Editor’s Note: This is part of a 12-episode series of Candidate Conversations with the Voices of Reason Podcast in which hosts Amy Donaldson and Jasen Lee talk with Utah candidates running for federal office. The podcasts offer unique depth into the candidates’ priorities, backgrounds and reasons for running to represent the citizens of Utah. This is an effort to help voters learn more about those running for office and their positions on critical local and national issues.
SALT LAKE CITY — Logan native Eric Eliason, 46, didn’t think he would ever run for political office, mostly because he didn’t feel like he fell into any of the traditional political party categories.
“I couldn’t see myself as a Republican or a Democrat, and if you can’t see yourself as a Republican or a Democrat, then you can’t really see yourself running for office one day, because you need to be one or the other,” he told Amy Donaldson and Jasen Lee on the Voices of Reason podcast.
When the United Utah Party formed in 2017, the Cache County businessman thought it might be an opportunity to make an initial foray into the political realm. He is seeking to challenge Rep. Rob Bishop, R-UT, for his 1st District congressional seat.
A candidate is born
“I was in a position I had control of my time and some initial resources, and after complaining so much in 2016 about our choices, I thought if I’m going to keep complaining I better do something about it,” he said.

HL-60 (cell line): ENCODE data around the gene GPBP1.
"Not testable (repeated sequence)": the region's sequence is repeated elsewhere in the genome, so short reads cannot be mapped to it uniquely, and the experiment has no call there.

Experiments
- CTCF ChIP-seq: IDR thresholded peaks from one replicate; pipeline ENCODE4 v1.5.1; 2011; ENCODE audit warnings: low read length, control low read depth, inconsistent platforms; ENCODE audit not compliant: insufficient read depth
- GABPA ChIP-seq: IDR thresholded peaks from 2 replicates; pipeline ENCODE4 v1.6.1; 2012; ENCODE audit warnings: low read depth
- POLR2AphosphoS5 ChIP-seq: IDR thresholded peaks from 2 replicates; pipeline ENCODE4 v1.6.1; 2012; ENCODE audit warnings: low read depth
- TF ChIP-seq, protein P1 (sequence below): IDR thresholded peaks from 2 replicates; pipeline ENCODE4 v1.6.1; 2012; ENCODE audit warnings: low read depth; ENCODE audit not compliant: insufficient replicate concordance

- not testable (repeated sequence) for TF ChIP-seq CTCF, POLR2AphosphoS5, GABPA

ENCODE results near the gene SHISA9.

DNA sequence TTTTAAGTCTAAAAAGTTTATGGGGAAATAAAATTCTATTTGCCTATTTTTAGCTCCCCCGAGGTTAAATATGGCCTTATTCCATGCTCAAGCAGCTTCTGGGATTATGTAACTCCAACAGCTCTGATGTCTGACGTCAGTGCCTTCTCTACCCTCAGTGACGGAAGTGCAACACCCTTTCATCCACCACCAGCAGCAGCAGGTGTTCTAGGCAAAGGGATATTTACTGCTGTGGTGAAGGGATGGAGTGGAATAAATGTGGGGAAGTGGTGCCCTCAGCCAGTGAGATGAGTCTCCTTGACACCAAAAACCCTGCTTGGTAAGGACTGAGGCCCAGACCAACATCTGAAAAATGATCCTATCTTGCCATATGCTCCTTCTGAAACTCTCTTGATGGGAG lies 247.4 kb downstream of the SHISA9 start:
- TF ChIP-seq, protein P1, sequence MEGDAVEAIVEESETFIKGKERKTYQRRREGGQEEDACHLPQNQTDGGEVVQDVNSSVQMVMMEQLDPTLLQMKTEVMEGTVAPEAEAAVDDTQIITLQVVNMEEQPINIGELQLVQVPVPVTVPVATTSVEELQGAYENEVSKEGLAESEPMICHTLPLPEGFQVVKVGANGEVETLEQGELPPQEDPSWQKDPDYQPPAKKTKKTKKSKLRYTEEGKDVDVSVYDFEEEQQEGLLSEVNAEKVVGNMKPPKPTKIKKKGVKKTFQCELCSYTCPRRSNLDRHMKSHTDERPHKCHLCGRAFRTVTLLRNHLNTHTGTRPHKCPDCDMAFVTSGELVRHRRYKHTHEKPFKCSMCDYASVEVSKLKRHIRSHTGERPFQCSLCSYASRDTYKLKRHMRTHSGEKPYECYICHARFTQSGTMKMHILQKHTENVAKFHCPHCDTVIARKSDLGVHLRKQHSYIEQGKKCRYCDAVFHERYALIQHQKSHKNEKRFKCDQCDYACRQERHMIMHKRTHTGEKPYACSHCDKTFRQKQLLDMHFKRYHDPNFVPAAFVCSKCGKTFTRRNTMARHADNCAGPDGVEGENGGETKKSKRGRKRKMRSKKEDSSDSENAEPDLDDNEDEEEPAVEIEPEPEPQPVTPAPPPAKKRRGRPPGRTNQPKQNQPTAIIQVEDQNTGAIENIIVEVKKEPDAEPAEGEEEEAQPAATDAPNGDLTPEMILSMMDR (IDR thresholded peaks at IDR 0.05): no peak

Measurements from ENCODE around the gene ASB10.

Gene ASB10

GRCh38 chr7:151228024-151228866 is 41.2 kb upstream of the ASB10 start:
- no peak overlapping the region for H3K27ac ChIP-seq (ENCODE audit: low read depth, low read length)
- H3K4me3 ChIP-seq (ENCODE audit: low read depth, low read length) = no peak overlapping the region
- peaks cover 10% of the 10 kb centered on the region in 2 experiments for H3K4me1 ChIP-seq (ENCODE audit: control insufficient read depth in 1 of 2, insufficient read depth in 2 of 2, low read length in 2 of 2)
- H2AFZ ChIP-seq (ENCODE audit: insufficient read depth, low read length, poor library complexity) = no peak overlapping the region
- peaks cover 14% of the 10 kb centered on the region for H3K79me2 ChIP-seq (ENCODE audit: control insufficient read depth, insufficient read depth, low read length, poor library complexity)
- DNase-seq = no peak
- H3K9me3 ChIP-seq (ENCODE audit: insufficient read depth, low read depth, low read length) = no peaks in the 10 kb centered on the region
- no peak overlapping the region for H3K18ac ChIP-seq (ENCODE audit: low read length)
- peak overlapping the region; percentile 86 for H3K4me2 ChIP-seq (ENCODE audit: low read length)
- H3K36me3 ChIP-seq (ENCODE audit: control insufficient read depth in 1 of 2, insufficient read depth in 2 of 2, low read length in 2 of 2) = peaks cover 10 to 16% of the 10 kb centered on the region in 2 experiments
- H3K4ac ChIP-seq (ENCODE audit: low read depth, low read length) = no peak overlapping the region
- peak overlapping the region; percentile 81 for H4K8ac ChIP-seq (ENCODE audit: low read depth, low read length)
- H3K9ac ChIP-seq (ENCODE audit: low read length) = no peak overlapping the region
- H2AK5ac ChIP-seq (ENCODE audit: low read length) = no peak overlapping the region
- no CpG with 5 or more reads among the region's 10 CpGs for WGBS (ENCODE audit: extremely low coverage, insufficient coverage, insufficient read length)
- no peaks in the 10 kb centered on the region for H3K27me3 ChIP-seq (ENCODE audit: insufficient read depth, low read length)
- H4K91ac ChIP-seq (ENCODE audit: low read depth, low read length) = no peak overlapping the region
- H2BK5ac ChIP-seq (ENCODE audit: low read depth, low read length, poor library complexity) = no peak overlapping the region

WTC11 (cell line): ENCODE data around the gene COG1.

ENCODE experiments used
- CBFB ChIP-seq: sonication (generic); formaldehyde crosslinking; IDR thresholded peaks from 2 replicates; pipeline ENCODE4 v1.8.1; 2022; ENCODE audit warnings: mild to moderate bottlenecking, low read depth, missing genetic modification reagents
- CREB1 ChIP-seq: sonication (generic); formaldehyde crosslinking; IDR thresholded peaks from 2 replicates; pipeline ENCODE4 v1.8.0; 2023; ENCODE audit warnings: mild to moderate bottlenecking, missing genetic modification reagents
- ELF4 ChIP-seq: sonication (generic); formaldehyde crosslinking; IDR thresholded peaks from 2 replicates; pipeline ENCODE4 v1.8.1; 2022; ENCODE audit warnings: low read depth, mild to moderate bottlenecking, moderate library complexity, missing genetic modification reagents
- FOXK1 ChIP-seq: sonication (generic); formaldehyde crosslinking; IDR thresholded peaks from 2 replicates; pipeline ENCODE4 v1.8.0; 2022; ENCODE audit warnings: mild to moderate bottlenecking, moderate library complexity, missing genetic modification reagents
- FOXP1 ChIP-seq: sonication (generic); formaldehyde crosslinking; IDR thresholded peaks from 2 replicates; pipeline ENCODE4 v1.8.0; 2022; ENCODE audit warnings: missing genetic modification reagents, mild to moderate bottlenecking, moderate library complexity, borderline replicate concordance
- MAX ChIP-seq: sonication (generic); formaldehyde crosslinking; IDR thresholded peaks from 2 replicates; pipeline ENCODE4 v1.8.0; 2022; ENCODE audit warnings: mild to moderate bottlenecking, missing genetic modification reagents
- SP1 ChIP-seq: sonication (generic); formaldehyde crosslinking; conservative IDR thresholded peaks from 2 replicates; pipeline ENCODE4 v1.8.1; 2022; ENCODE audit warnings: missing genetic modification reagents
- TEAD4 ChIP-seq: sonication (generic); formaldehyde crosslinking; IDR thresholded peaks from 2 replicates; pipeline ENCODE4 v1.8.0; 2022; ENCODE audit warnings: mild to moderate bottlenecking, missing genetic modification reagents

“With United Utah, I could be a centrist and jump into the race and not change my politics, which I wasn’t willing to do,“ he added.
He said becoming involved with a third party that more aligned with his beliefs was a much more suitable alternative that provides a platform that could challenge the political status quo.
Eliason’s number one priority
During the Candidate Conversation, Eliason said his number one policy priority was government reform.
“That came from following the money and saying, ‘How can this work?’” he explained. He supports term limits in the House and Senate in Washington D.C. and restructuring campaign finance regulations.
“(In Congress) you’re raising money at the same time you’re voting on a bill — that’s wrong,” he said. “This money thing is messing with our complete system. It cannot work.”
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